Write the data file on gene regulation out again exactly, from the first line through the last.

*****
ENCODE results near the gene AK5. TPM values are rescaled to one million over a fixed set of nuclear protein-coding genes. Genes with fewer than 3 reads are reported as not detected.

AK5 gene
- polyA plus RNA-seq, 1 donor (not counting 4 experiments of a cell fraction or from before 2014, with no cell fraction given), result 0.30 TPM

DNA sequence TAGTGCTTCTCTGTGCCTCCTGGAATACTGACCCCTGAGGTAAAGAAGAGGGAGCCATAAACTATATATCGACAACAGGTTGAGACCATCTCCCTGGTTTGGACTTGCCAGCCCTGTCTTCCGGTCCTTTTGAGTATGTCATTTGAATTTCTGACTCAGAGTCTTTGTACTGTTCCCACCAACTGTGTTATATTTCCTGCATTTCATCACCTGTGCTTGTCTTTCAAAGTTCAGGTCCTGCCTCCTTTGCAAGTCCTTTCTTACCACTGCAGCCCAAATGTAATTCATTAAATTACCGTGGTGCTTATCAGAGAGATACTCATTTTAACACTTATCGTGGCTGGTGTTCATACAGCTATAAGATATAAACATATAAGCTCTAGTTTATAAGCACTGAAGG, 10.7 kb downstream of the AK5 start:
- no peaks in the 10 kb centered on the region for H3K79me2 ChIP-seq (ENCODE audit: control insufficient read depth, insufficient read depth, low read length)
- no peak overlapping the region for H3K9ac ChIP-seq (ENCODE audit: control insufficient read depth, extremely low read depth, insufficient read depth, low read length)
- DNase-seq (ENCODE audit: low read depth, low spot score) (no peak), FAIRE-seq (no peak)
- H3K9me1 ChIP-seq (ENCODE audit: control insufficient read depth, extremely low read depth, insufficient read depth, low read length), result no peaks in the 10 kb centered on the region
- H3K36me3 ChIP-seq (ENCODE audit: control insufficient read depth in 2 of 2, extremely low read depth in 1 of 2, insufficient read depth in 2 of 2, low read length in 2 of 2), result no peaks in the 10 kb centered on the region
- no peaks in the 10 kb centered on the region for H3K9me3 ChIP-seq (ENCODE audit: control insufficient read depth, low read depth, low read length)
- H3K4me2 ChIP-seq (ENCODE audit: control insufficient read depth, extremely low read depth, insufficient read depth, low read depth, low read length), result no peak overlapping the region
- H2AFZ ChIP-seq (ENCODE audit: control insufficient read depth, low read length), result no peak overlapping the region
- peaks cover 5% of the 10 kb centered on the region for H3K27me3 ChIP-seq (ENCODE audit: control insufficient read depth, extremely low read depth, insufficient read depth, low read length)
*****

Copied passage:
ENCODE results near the gene AK5. TPM values are rescaled to one million over a fixed set of nuclear protein-coding genes. Genes with fewer than 3 reads are reported as not detected.

AK5 gene
- polyA plus RNA-seq, 1 donor (not counting 4 experiments of a cell fraction or from before 2014, with no cell fraction given), result 0.30 TPM

DNA sequence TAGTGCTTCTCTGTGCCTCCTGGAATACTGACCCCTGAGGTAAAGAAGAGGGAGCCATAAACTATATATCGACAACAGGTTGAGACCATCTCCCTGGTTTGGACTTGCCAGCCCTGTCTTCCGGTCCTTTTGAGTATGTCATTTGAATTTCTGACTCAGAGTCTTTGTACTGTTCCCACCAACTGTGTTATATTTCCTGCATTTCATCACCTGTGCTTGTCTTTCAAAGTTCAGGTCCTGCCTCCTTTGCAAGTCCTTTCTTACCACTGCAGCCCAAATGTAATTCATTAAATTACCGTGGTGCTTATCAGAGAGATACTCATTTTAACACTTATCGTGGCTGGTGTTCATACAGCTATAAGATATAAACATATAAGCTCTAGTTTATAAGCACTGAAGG, 10.7 kb downstream of the AK5 start:
- no peaks in the 10 kb centered on the region for H3K79me2 ChIP-seq (ENCODE audit: control insufficient read depth, insufficient read depth, low read length)
- no peak overlapping the region for H3K9ac ChIP-seq (ENCODE audit: control insufficient read depth, extremely low read depth, insufficient read depth, low read length)
- DNase-seq (ENCODE audit: low read depth, low spot score) (no peak), FAIRE-seq (no peak)
- H3K9me1 ChIP-seq (ENCODE audit: control insufficient read depth, extremely low read depth, insufficient read depth, low read length), result no peaks in the 10 kb centered on the region
- H3K36me3 ChIP-seq (ENCODE audit: control insufficient read depth in 2 of 2, extremely low read depth in 1 of 2, insufficient read depth in 2 of 2, low read length in 2 of 2), result no peaks in the 10 kb centered on the region
- no peaks in the 10 kb centered on the region for H3K9me3 ChIP-seq (ENCODE audit: control insufficient read depth, low read depth, low read length)
- H3K4me2 ChIP-seq (ENCODE audit: control insufficient read depth, extremely low read depth, insufficient read depth, low read depth, low read length), result no peak overlapping the region
- H2AFZ ChIP-seq (ENCODE audit: control insufficient read depth, low read length), result no peak overlapping the region
- peaks cover 5% of the 10 kb centered on the region for H3K27me3 ChIP-seq (ENCODE audit: control insufficient read depth, extremely low read depth, insufficient read depth, low read length)